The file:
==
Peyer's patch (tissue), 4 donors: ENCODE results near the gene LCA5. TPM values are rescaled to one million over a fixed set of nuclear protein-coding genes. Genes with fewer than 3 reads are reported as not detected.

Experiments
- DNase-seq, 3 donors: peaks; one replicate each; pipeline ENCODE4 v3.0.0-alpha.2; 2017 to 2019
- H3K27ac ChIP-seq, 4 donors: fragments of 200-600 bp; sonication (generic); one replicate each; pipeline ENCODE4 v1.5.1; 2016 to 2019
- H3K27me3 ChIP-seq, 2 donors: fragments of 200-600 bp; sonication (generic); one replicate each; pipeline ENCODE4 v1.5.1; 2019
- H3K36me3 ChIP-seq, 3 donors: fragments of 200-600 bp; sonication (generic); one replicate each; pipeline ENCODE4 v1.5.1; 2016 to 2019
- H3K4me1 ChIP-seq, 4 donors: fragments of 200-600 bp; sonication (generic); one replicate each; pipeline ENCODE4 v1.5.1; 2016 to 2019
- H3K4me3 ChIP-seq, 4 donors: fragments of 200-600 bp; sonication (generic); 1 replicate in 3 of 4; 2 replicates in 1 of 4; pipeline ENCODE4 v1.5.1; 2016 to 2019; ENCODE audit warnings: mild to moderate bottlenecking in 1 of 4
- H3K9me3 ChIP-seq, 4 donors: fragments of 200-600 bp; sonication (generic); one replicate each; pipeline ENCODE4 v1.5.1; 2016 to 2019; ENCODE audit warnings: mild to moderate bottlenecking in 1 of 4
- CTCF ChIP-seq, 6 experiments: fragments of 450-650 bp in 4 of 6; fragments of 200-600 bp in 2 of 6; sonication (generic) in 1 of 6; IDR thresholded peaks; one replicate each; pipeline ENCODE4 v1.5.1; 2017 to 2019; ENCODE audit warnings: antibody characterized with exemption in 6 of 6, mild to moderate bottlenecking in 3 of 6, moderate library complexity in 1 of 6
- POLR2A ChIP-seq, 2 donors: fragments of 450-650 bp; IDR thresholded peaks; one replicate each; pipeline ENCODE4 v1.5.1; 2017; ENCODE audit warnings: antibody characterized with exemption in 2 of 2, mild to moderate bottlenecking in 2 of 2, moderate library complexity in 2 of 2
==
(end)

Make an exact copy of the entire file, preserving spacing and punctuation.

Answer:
Peyer's patch (tissue), 4 donors: ENCODE results near the gene LCA5. TPM values are rescaled to one million over a fixed set of nuclear protein-coding genes. Genes with fewer than 3 reads are reported as not detected.

Experiments
- DNase-seq, 3 donors: peaks; one replicate each; pipeline ENCODE4 v3.0.0-alpha.2; 2017 to 2019
- H3K27ac ChIP-seq, 4 donors: fragments of 200-600 bp; sonication (generic); one replicate each; pipeline ENCODE4 v1.5.1; 2016 to 2019
- H3K27me3 ChIP-seq, 2 donors: fragments of 200-600 bp; sonication (generic); one replicate each; pipeline ENCODE4 v1.5.1; 2019
- H3K36me3 ChIP-seq, 3 donors: fragments of 200-600 bp; sonication (generic); one replicate each; pipeline ENCODE4 v1.5.1; 2016 to 2019
- H3K4me1 ChIP-seq, 4 donors: fragments of 200-600 bp; sonication (generic); one replicate each; pipeline ENCODE4 v1.5.1; 2016 to 2019
- H3K4me3 ChIP-seq, 4 donors: fragments of 200-600 bp; sonication (generic); 1 replicate in 3 of 4; 2 replicates in 1 of 4; pipeline ENCODE4 v1.5.1; 2016 to 2019; ENCODE audit warnings: mild to moderate bottlenecking in 1 of 4
- H3K9me3 ChIP-seq, 4 donors: fragments of 200-600 bp; sonication (generic); one replicate each; pipeline ENCODE4 v1.5.1; 2016 to 2019; ENCODE audit warnings: mild to moderate bottlenecking in 1 of 4
- CTCF ChIP-seq, 6 experiments: fragments of 450-650 bp in 4 of 6; fragments of 200-600 bp in 2 of 6; sonication (generic) in 1 of 6; IDR thresholded peaks; one replicate each; pipeline ENCODE4 v1.5.1; 2017 to 2019; ENCODE audit warnings: antibody characterized with exemption in 6 of 6, mild to moderate bottlenecking in 3 of 6, moderate library complexity in 1 of 6
- POLR2A ChIP-seq, 2 donors: fragments of 450-650 bp; IDR thresholded peaks; one replicate each; pipeline ENCODE4 v1.5.1; 2017; ENCODE audit warnings: antibody characterized with exemption in 2 of 2, mild to moderate bottlenecking in 2 of 2, moderate library complexity in 2 of 2